Scoop Making-Art of Handcrafting Wooden Shovels
The Last Scoop Maker - Harvey Ward
Harvey Ward was known as, The Last Scoop Maker. That title came to him from the documentary that film maker, Jack Ofield made about his scoop making that was broadcast on PBS in 1974. Harvey was the last of his family line to make wooden shovels for a living. Each wooden shovel was cut with an ax and carved out by hand. He made scoops just about everyday of his life, starting when he was about 14 years old or for about 78 years. Making a Wooden Scoop requires a great deal of upper body strength. Harvey managed to perfect his craft so well that the entire process of building a scoop from start to finish was done in 51 minutes. He claims he wasn't the fastest though. That titled belonged to his father, Joseph, who was not only renowned for making the fastest shovels but also for an extremely smooth finish which was achieved with a single ax head. Harvey used a double ax head for his craft.
Harvey was the focus of a wood shovel making book and the PBS film documenting his scoop making is still circulating film festivals around the world.
Photo Credit: Photograph by Jack Ofield 1972
Scoop Making History
Harvey's family made "scoops" for hundreds of years which was traced back to his Delaware Indian roots. In Native American tribal families were assigned roles. Harvey's family was assigned to make all the wood tools and other wooden utilitarian ware needed by the tribe.
In the 1700-1800s, in the northeastern United States there were plenty of wooded forests. In later years, Native American's traded beaver skins with the English to obtain metal tools. These metal tools made making wooden shovels and handcrafted objects much easier. Often tribesmen melted down the metal and customized their own tools to suit their needs.
Harvey's family made wooden bowls and plates to eat off of and other needed objects such as firewood boxes. The tradition was passed down from one generation to another until Harvey and his brothers were taught as teenagers to make wooden shovels.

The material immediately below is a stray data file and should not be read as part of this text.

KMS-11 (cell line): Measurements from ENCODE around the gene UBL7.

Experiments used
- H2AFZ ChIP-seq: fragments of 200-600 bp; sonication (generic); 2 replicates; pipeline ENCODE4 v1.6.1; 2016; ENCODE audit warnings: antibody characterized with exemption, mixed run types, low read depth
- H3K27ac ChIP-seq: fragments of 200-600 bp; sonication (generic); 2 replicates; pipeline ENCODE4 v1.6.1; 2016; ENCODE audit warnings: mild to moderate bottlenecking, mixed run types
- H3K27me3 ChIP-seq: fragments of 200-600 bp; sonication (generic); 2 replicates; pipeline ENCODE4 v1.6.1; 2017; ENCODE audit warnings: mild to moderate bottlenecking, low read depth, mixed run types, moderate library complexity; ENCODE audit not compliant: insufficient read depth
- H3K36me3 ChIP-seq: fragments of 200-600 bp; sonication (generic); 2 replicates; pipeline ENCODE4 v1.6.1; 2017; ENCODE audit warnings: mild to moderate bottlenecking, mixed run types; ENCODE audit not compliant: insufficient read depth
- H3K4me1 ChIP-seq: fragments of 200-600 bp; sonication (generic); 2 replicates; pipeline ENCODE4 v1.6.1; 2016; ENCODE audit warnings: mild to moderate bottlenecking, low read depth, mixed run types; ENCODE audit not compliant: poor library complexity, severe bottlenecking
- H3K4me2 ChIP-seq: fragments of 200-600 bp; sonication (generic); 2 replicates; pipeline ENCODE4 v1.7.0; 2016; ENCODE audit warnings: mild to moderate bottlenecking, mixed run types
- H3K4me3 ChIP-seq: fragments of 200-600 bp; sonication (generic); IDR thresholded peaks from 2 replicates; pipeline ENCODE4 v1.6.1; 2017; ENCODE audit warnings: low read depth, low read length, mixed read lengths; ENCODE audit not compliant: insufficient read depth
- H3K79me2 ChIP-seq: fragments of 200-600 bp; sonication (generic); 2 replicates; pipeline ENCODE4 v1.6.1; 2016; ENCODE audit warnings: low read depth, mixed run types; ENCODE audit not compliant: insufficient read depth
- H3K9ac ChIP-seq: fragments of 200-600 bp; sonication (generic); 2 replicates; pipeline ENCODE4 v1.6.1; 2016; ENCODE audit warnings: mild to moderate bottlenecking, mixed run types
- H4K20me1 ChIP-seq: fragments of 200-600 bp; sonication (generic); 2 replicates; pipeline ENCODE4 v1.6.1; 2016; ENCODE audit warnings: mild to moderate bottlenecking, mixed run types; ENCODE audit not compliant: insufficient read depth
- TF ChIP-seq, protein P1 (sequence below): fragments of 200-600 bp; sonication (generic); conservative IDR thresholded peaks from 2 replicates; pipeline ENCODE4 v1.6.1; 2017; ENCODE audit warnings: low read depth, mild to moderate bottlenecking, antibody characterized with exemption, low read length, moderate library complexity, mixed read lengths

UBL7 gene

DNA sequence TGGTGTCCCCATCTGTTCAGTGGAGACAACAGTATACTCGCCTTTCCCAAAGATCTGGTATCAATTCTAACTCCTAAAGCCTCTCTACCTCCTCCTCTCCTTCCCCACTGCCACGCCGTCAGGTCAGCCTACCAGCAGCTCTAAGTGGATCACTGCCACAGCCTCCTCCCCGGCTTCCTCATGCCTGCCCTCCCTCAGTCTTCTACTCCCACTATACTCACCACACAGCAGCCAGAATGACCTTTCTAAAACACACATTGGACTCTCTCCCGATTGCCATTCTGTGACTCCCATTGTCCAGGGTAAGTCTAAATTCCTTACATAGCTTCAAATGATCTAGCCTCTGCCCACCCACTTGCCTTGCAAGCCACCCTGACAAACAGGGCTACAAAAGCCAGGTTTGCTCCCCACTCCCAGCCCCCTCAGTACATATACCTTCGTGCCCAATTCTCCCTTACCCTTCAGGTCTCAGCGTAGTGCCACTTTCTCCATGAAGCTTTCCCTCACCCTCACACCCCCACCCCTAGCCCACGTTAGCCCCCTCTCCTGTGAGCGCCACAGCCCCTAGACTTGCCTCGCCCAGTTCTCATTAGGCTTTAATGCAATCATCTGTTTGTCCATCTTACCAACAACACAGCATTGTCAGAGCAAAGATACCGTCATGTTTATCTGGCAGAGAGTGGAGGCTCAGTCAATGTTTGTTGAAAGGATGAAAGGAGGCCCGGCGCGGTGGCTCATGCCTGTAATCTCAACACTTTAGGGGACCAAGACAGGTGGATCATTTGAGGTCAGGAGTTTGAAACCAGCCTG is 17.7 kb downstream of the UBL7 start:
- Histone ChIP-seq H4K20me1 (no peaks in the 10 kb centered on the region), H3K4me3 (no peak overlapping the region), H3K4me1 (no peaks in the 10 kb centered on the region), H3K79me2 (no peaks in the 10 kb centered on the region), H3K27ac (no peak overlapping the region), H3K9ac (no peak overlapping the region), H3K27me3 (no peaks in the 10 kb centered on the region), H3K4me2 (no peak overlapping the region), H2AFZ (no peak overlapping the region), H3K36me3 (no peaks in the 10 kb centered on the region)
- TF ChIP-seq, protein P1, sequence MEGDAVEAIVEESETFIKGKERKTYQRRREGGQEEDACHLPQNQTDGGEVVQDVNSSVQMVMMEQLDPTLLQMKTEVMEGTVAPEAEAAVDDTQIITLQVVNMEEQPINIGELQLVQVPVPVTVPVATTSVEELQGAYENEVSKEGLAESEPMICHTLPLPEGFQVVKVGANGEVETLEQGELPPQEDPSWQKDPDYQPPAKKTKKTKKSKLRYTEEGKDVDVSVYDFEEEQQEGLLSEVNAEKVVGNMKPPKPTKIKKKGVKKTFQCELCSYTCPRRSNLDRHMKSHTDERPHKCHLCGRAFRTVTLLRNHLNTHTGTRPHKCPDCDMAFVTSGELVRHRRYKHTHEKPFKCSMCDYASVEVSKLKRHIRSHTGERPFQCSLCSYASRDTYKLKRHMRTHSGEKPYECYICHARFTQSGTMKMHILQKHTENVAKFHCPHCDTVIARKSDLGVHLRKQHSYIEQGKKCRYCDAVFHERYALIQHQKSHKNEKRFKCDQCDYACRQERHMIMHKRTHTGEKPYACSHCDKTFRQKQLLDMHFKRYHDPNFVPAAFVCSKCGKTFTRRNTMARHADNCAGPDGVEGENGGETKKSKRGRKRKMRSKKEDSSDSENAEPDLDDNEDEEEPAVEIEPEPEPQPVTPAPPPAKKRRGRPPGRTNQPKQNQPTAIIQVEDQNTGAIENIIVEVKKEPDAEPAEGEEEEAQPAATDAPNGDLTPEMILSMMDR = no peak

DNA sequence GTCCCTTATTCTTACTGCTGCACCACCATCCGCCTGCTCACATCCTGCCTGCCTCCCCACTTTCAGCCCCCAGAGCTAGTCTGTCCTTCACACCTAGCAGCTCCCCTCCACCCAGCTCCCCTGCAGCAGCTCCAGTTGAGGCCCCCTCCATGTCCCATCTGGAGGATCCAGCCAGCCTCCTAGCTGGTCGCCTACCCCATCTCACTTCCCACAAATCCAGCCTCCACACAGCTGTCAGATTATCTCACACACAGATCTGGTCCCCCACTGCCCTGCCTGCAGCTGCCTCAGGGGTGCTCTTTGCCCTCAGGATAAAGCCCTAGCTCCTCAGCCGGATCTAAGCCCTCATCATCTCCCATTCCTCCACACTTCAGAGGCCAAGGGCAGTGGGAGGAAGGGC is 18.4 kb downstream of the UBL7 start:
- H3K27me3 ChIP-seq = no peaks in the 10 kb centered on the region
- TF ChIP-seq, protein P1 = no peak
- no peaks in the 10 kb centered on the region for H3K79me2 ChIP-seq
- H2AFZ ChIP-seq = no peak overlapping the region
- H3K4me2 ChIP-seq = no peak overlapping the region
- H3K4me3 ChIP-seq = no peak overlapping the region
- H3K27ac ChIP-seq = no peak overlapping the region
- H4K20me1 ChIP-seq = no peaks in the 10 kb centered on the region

Mr. Harvey Ward was the Last Scoop Maker - Photo Credit: Photograph by Jack Ofield 1972 - Displayed with permission
Harvey cuts a Log into Three Sections
Starting with a 6 foot log, Harvey uses only an ax to partition each log into three sections. He marks each log with a pencil mark then uses the double headed ax to indent the pencil mark.
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Man is a tool-using Animal. Nowhere do you find him without tools; without tools he is nothing, with tools he is all.
- Thomas Carlyle
Splitting a 6 Foot Log
Once the ax marks are deep enough Harvey adds triangle wood blocks using the side of his ax to split the block. He has been doing this for over 75 years and hits the pencil mark with precision accuracy.
Honing out the Wooden Scoop
This is the part that takes the most effort. Each scoop is now chiseled with Harvey's ax until it is almost completely formed. Most people can't walk and chew gum at the same time, but Harvey is not only making his "scoop" swinging an ax but most likely he is parting some important words of wisdom the whole time he is working. Never losing his breath or stopping for a break.
The Bowl is Being Formed
Harvey has honed out the handle and works the shovel part. With each stroke of his ax the curved bowl begins to appear.
The Final Touches of Shaping the Shovel
Harvey removes wood from the handle and pares down the wood from the shovel, refining the shape of the shovel with each stroke of his ax.
Shaping the Back of the Wood Shovel
Once the inside bowl is formed the back of the shovel is then formed by chipping away the wood until the shovel is rounded as well. All the while Harvey uses nothing but his ax.
Harvey Pares Down the Shovel in Stages